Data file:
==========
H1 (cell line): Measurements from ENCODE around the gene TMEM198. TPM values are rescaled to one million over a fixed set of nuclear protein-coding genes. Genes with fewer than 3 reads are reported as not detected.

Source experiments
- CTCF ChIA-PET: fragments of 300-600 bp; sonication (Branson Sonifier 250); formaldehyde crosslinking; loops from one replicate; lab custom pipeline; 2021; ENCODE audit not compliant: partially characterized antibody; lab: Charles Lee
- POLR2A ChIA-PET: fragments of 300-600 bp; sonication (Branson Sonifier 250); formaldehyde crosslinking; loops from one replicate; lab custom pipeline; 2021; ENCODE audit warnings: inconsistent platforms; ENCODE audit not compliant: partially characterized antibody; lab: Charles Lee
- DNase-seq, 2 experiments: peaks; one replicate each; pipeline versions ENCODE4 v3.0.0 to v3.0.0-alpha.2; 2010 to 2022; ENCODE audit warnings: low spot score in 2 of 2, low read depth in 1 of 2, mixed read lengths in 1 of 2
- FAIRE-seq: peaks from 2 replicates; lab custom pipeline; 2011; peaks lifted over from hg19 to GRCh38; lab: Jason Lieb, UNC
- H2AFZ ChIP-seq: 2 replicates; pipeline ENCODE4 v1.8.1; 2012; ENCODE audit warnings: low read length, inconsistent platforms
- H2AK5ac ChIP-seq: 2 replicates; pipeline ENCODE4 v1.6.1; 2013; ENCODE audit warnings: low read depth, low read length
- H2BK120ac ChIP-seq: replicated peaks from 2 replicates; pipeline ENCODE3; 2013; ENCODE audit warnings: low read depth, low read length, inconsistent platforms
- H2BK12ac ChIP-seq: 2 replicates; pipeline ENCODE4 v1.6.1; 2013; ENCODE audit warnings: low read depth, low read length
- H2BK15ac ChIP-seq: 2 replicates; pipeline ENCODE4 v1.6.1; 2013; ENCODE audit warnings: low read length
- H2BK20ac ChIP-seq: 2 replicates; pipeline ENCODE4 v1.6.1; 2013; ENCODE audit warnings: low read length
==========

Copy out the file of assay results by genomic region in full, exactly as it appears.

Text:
H1 (cell line): Measurements from ENCODE around the gene TMEM198. TPM values are rescaled to one million over a fixed set of nuclear protein-coding genes. Genes with fewer than 3 reads are reported as not detected.

Source experiments
- CTCF ChIA-PET: fragments of 300-600 bp; sonication (Branson Sonifier 250); formaldehyde crosslinking; loops from one replicate; lab custom pipeline; 2021; ENCODE audit not compliant: partially characterized antibody; lab: Charles Lee
- POLR2A ChIA-PET: fragments of 300-600 bp; sonication (Branson Sonifier 250); formaldehyde crosslinking; loops from one replicate; lab custom pipeline; 2021; ENCODE audit warnings: inconsistent platforms; ENCODE audit not compliant: partially characterized antibody; lab: Charles Lee
- DNase-seq, 2 experiments: peaks; one replicate each; pipeline versions ENCODE4 v3.0.0 to v3.0.0-alpha.2; 2010 to 2022; ENCODE audit warnings: low spot score in 2 of 2, low read depth in 1 of 2, mixed read lengths in 1 of 2
- FAIRE-seq: peaks from 2 replicates; lab custom pipeline; 2011; peaks lifted over from hg19 to GRCh38; lab: Jason Lieb, UNC
- H2AFZ ChIP-seq: 2 replicates; pipeline ENCODE4 v1.8.1; 2012; ENCODE audit warnings: low read length, inconsistent platforms
- H2AK5ac ChIP-seq: 2 replicates; pipeline ENCODE4 v1.6.1; 2013; ENCODE audit warnings: low read depth, low read length
- H2BK120ac ChIP-seq: replicated peaks from 2 replicates; pipeline ENCODE3; 2013; ENCODE audit warnings: low read depth, low read length, inconsistent platforms
- H2BK12ac ChIP-seq: 2 replicates; pipeline ENCODE4 v1.6.1; 2013; ENCODE audit warnings: low read depth, low read length
- H2BK15ac ChIP-seq: 2 replicates; pipeline ENCODE4 v1.6.1; 2013; ENCODE audit warnings: low read length
- H2BK20ac ChIP-seq: 2 replicates; pipeline ENCODE4 v1.6.1; 2013; ENCODE audit warnings: low read length